A week after her March 19 meeting with Ms. Swanson, Ms. Casucci retained counsel and the complaint with the EEOC was filed on April 18. Requests for comment to Ms. Twaronite, Ms. Swanson, Mr. Stroud, and Ms. Slaski were referred to La Place.
Ms. Casucci’s lawyer, Michael Willemin of Wigdor, declined to answer questions, but issued a statement: “Jessica Casucci and EY have reached a fair and equitable confidential settlement of this matter that involves Jessica leaving the Firm. We are pleased to have reached this resolution.” EY provided an identical statement to Going Concern.
The New York Post story about the settlement reports that, “The company has launched an internal investigation, and Twaronite’s actions are part of that probe, according to a person briefed on the investigation.” Going Concern has learned that the firm does not agree with this characterization, and that the investigation has been closed.
EY said further that in the discussion held by Mr. Howe and Ms. Grier, the firm “emphasized that our values, culture and Code of Conduct define the expectations we have of each other and the ethical framework on which we base our decisions. We are also focused on undertaking ongoing efforts to further strengthen our reporting and disciplinary processes.”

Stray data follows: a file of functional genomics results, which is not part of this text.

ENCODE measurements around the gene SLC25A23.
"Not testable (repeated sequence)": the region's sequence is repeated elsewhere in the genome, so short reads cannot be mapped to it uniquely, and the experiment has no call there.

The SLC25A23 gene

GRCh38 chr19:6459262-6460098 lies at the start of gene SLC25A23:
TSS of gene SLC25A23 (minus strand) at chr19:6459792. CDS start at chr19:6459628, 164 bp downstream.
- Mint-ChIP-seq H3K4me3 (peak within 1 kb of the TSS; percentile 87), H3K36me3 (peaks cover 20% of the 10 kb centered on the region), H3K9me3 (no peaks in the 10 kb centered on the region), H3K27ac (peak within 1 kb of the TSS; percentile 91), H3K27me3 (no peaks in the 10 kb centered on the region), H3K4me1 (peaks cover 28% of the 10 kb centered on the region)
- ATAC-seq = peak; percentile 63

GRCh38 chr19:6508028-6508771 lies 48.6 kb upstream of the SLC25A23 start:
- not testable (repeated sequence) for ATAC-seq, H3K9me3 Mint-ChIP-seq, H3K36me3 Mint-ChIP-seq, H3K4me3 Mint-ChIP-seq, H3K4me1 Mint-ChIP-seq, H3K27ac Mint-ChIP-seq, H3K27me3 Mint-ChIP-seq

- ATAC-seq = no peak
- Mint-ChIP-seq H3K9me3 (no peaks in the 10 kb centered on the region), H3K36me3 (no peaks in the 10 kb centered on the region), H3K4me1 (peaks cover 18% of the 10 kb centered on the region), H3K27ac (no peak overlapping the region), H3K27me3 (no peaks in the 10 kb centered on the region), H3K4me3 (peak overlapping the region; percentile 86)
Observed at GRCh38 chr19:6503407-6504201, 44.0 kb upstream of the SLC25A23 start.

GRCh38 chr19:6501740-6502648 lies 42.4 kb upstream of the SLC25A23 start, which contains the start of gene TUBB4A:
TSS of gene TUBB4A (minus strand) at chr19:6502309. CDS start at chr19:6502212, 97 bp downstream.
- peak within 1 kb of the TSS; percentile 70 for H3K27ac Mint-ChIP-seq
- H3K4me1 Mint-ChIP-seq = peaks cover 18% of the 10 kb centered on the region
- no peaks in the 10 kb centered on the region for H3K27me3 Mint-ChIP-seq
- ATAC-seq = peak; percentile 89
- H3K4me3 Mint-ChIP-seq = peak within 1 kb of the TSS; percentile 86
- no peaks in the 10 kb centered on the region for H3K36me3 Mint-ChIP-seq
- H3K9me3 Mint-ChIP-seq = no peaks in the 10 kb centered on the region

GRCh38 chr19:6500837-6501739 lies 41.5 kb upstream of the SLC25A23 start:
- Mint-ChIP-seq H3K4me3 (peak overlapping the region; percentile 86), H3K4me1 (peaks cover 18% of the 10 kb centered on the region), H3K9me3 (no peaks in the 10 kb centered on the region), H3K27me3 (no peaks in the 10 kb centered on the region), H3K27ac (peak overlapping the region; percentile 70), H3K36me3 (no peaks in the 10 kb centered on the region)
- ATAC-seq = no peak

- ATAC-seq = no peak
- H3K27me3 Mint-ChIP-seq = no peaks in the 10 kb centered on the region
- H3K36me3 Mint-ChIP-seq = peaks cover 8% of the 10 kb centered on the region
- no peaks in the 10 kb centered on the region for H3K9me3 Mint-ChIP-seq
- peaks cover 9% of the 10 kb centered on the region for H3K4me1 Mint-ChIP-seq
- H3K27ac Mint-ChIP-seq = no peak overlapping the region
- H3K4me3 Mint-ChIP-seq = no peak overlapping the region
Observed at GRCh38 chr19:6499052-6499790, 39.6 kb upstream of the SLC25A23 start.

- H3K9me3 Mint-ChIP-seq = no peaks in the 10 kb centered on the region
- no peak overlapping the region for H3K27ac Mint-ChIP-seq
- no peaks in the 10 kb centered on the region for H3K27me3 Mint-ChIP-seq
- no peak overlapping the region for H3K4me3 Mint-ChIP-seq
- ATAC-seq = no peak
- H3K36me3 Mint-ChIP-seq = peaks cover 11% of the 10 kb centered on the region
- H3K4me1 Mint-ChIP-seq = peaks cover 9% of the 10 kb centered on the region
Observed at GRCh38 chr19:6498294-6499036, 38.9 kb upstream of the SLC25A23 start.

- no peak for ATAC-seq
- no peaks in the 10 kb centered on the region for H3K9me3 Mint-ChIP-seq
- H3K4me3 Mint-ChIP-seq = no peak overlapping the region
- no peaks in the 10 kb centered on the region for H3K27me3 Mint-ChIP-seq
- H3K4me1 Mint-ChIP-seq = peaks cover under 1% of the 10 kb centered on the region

As mentioned at the top, the victim in this case was a partner who had spent 16 years of her career at EY. It’s hard to imagine how a person could be treated much worse, and this is someone who probably intended on spending the rest of her career at EY. In very short order, those plans were irreparably disrupted. It’s a cold reminder of how mega firms like EY will always put their interests first. Even over one of their partners.